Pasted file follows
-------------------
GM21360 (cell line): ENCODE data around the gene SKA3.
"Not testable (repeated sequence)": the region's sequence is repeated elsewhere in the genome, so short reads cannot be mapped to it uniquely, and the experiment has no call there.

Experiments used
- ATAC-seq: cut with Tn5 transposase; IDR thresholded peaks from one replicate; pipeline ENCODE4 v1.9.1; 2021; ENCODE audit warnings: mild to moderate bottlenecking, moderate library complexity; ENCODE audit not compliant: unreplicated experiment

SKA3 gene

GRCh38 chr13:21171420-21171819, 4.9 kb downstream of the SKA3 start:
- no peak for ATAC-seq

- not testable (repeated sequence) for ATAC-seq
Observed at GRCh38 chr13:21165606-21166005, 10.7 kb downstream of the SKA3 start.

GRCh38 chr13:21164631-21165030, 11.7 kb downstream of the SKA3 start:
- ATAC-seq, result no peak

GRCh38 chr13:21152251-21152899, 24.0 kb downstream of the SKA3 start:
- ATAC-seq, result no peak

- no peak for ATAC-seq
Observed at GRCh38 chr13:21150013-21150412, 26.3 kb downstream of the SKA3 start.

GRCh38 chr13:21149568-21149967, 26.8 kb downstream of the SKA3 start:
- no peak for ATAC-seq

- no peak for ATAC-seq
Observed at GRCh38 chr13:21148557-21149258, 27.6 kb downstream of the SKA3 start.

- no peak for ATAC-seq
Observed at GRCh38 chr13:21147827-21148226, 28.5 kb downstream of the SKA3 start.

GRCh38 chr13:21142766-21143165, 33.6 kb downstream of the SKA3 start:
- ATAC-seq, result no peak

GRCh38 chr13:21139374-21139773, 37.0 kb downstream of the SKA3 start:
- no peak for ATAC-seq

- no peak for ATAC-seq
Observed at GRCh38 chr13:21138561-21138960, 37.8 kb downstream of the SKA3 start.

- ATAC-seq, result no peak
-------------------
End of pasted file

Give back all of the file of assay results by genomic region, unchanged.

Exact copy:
GM21360 (cell line): ENCODE data around the gene SKA3.
"Not testable (repeated sequence)": the region's sequence is repeated elsewhere in the genome, so short reads cannot be mapped to it uniquely, and the experiment has no call there.

Experiments used
- ATAC-seq: cut with Tn5 transposase; IDR thresholded peaks from one replicate; pipeline ENCODE4 v1.9.1; 2021; ENCODE audit warnings: mild to moderate bottlenecking, moderate library complexity; ENCODE audit not compliant: unreplicated experiment

SKA3 gene

GRCh38 chr13:21171420-21171819, 4.9 kb downstream of the SKA3 start:
- no peak for ATAC-seq

- not testable (repeated sequence) for ATAC-seq
Observed at GRCh38 chr13:21165606-21166005, 10.7 kb downstream of the SKA3 start.

GRCh38 chr13:21164631-21165030, 11.7 kb downstream of the SKA3 start:
- ATAC-seq, result no peak

GRCh38 chr13:21152251-21152899, 24.0 kb downstream of the SKA3 start:
- ATAC-seq, result no peak

- no peak for ATAC-seq
Observed at GRCh38 chr13:21150013-21150412, 26.3 kb downstream of the SKA3 start.

GRCh38 chr13:21149568-21149967, 26.8 kb downstream of the SKA3 start:
- no peak for ATAC-seq

- no peak for ATAC-seq
Observed at GRCh38 chr13:21148557-21149258, 27.6 kb downstream of the SKA3 start.

- no peak for ATAC-seq
Observed at GRCh38 chr13:21147827-21148226, 28.5 kb downstream of the SKA3 start.

GRCh38 chr13:21142766-21143165, 33.6 kb downstream of the SKA3 start:
- ATAC-seq, result no peak

GRCh38 chr13:21139374-21139773, 37.0 kb downstream of the SKA3 start:
- no peak for ATAC-seq

- no peak for ATAC-seq
Observed at GRCh38 chr13:21138561-21138960, 37.8 kb downstream of the SKA3 start.

- ATAC-seq, result no peak